Thursday, October 13, 2011

There’s even more to the story about 1967 Linfield football game


By Tim Marsh
Published originally in Fall 2002 Linfield Athletics Newsletter


My story headlined, “Few remember, but Bill Carter will never forget the kick he made for 1967 Linfield football team,” was published in the Aug. 2001 Linfield Athletics Newsletter.

It was about Bill Carter coming out of the stands to kick a point-after-touchdown for Linfield in a 1967 football win against Pacific in Forest Grove. A hero of the story were the borrowed shoes in which Carter kicked.

The story said the shoes “perhaps” belonged to Johnny Bill “Moon” Self. “They were too large. So, Carter put on three pairs of socks to give them a snug fit.”

One of the reactions to the story came belatedly – in April 2002 – to me from Moon, a 1969 Linfield grad, now a fifth grade public school teacher in Cordelia, Calif.

There was no “perhaps” about it, says Moon. They were his shoes which made it into the game, on Carter’s feet, before Moon, also wearing borrowed shoes, got into the game in its fading minutes.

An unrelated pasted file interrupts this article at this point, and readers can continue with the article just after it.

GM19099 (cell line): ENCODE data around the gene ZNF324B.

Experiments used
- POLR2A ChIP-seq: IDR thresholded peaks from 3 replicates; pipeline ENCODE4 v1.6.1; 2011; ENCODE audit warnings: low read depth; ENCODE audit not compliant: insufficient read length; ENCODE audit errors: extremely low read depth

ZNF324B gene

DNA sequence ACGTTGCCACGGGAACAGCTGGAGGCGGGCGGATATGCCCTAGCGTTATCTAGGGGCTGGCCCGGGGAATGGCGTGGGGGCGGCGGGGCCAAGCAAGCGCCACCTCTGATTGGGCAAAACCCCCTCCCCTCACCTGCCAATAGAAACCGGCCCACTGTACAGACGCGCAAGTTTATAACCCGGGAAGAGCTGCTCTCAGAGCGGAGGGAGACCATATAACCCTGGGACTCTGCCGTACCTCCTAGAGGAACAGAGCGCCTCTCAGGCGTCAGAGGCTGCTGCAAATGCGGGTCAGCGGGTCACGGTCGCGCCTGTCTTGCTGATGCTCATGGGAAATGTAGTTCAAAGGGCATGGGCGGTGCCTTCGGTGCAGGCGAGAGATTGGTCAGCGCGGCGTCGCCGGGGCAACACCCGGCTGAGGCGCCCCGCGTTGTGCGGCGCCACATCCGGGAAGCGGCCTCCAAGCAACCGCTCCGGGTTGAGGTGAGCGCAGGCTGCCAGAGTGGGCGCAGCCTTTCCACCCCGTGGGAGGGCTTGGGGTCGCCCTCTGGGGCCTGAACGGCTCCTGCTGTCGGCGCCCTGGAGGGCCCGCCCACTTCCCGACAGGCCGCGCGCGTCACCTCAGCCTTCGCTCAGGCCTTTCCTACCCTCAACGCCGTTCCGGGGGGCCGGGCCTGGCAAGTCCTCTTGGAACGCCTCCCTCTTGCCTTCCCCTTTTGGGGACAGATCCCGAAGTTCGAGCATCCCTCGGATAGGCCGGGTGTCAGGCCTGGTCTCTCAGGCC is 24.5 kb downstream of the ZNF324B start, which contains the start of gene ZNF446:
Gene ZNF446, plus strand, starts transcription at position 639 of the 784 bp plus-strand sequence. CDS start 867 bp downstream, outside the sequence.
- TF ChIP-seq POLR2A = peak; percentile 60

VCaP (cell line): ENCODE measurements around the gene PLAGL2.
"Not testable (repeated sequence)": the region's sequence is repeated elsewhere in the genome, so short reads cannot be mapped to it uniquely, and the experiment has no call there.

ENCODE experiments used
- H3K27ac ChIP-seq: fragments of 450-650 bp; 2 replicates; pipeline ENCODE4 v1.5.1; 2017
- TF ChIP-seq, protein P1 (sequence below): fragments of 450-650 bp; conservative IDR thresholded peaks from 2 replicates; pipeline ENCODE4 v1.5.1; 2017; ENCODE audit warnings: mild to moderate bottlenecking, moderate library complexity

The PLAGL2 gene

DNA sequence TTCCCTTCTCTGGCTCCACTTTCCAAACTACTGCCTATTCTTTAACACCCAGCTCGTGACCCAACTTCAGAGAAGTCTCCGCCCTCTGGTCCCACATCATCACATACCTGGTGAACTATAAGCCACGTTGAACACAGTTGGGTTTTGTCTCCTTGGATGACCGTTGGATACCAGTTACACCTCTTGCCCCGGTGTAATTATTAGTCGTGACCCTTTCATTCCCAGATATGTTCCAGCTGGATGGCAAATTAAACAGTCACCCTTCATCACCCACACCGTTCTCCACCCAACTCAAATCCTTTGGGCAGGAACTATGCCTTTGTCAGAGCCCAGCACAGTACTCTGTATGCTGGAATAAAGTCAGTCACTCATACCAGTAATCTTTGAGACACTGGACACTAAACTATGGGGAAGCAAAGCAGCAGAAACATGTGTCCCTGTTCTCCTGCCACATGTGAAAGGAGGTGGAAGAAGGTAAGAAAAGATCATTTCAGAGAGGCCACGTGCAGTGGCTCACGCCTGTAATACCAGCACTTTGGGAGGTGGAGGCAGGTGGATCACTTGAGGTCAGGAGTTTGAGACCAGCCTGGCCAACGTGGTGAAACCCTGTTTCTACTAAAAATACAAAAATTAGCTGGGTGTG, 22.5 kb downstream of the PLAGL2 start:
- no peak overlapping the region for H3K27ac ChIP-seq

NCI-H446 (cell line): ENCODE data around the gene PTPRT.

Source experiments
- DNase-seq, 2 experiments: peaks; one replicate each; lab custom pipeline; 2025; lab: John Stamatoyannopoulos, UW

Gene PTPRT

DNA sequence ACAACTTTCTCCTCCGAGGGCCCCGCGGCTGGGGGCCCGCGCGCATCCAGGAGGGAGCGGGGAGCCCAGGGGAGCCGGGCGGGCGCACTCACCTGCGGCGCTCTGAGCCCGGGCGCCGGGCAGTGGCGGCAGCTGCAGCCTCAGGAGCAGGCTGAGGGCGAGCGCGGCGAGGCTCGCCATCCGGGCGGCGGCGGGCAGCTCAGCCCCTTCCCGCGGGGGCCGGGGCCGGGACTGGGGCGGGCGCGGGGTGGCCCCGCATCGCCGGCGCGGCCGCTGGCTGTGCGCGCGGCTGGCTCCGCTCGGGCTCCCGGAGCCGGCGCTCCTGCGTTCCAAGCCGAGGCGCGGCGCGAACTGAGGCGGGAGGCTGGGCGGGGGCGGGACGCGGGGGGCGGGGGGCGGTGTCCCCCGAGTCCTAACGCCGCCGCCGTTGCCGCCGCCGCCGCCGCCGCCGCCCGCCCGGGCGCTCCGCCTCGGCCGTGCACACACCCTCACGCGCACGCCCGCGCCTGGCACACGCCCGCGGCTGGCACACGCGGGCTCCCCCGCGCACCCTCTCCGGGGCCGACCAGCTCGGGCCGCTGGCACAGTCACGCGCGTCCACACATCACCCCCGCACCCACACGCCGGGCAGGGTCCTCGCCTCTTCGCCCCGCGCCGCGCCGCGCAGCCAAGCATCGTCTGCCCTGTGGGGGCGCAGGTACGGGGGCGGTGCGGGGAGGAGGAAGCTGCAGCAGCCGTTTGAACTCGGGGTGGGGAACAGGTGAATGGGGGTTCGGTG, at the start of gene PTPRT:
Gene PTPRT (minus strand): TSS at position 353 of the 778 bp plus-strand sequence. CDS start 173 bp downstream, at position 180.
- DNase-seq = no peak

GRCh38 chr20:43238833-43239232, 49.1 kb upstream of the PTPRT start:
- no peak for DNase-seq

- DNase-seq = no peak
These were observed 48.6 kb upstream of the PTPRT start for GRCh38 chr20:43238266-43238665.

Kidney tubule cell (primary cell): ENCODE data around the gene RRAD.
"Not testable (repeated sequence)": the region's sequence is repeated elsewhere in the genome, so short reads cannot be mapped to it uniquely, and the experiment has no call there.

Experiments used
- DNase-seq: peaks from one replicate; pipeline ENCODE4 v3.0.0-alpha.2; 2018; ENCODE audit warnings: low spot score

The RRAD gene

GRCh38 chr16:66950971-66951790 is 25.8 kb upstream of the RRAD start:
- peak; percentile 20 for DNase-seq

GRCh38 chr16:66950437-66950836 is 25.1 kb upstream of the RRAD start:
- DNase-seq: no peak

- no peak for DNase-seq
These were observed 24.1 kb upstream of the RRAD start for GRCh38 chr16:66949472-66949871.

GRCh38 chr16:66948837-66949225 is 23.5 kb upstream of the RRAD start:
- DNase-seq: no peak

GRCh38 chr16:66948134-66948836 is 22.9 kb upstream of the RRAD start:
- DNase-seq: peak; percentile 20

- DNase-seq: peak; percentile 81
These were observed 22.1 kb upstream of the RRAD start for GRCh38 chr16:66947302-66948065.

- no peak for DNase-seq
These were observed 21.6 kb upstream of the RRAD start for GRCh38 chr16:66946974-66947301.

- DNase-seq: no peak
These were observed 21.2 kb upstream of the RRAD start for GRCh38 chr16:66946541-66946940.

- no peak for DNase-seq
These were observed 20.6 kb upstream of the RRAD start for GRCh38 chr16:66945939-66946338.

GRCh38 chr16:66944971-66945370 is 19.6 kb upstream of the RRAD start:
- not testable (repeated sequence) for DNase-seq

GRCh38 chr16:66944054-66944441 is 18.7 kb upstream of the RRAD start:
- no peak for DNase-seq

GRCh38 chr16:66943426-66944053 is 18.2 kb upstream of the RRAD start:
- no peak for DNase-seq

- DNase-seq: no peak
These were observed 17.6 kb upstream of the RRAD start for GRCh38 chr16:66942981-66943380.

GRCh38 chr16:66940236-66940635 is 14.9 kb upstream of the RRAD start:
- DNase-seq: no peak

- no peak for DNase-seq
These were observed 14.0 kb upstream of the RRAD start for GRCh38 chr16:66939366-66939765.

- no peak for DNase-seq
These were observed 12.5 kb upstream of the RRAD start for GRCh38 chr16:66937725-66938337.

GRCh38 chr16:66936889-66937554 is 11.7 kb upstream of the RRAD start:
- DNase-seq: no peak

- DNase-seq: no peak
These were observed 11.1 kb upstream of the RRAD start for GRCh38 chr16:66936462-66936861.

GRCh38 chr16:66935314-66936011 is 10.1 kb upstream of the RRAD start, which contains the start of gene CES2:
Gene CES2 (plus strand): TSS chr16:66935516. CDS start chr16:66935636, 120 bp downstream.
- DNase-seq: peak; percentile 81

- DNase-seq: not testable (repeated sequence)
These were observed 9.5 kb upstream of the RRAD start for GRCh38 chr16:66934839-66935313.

Moon was a one-of-a-king person as a Linfield student and as a Wildcat football player who seldom played. He wanted to play, but the coaches did not want him to play. A photocopy of his Linfield football publicity photo he sent me includes his hand inscribed self-description, “Friendliest lineman of the year 66-67 Linfield College.”

Based on the 24-page hand-written letter Moon mailed me along with other enclosures, he’s still one of a kind. Trying to give the essence of what he said in the letter is difficult because he said so much. Much of it is quoteable. Much of it is laughable, especially if you know the Linfield cast of characters. Some of it is profane. Repeating some of it might get people mad at me. I’m going to be careful. What follows is a boiled down sanitized version. I gave myself a byline for this story. But, in reality, it is by Moon as told to Tim Marsh, who was afraid to repeat all of the words of Moon.

Moon is a 1964 graduate of California’s Napa High School, where he played football. He began his college in 1964 at Napa Junior College. He played two years for the JC including the one season during which future NFL Hall of Famer Dick Vermeil was the head coach. This is the same Dick Vermeil currently coaching the Kansas City Chief and previously coach of the Super Bowl winning St. Louis Rams.

Moon was recruited by Linfield Hall of Famer Ted Wilson, best known as Wildcat men’s basketball coach, but, at the same time, also an assistant football coach to Paul Durham.